June 11, 2010

Carl comes to visit on the 25th.  I have been the great pretender for too long.  His guitar will be ready when he arrives.  No excuses.  I made a giant leap toward that goal today by knocking down that finish to a glorious sheen.  The buffing wheel does wonderful things.  I have learned, though, that there’s only so far that buffing wheel can hide incomplete sanding.  And, I have learned how complete I must sand in order to buff to my desired finish.


I have also learned the importance of grain filling.  As I tend to finish on the light side (too much lacquer effects the sound, yet too much lacquer hides all blemishes), I can see every leftover crease, unfilled grain-ule, and divot from the sharp edge of the bench vise.  Grain filling is that step before finishing where you level off the surface with a filler, and with most tropical hardwoods, there is a bit of open grain.  Since I don’t rely on the final finish to fill the grain, I must be much more diligent in my grain filling step(s).  I will not, I repeat, I will not proceed to the finishing step until every grain has been filled and leveled.


Now, the guitar in question, Carl’s Koa Parlor, does have a very interesting “grain feature”.  The finish is not glass smooth, but accented with the natural grain of the wood.  Visually it is pleasing (unless you want glass), but tonally, it will be for the best, as the lacquer is just enough to protect, but not enough to deflect from the sound the wood wants to make.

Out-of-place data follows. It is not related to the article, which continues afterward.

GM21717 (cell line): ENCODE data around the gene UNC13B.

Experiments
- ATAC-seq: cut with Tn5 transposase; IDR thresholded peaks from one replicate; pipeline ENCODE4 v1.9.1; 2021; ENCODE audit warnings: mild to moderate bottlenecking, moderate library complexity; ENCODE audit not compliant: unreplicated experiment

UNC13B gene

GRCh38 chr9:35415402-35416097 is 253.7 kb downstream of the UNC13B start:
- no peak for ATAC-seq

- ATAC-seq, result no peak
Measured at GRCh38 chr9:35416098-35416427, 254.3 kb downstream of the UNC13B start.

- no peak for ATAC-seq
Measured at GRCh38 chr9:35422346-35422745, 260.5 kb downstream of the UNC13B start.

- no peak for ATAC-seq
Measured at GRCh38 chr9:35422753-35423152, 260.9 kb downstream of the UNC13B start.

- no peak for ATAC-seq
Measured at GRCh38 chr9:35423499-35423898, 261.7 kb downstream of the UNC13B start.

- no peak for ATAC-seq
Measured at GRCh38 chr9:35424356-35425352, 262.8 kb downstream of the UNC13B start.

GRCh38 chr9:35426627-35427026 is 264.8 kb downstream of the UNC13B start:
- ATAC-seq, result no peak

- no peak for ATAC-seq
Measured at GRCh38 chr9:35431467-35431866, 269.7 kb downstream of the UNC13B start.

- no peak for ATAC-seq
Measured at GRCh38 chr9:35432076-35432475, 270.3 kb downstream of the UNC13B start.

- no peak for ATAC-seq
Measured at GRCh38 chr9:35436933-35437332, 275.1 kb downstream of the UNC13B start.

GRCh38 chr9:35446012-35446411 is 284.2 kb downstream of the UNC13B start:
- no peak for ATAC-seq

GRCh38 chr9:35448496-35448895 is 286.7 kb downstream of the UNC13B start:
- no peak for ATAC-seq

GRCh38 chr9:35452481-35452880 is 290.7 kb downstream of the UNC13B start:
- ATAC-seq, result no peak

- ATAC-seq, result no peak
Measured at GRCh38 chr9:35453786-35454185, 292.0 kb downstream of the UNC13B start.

After buffing, I dry set the neck and checked the neck angle and masked the area arount the end of the fretboard where it will be glued to the top.  The neck angle on this guitar is much closer to my preferred than any previously.  What that means is that no matter how diligent I may be determining the neck angle, after all comes together and it’s time to install the neck, it’s always a little steeper than I planned.  This guitar, a victim of multiple neck angle experiments, is much closer to ideal.

Strypeeze is used to remove the lacquer from the top where the fretboard will be glued.  The following picture is a product placement, from which I have been handsomely compensated.

Once the goop has been carefully scraped away and neutralized with water, the neck can be glued to the body.  I use a mortise and tenon bolt on neck, but the surface of the guitar top is glued to the fretboard for stability.  This means that in future neck resets, only the section of the neck attached (glued) to the top needs to be heated and relieved.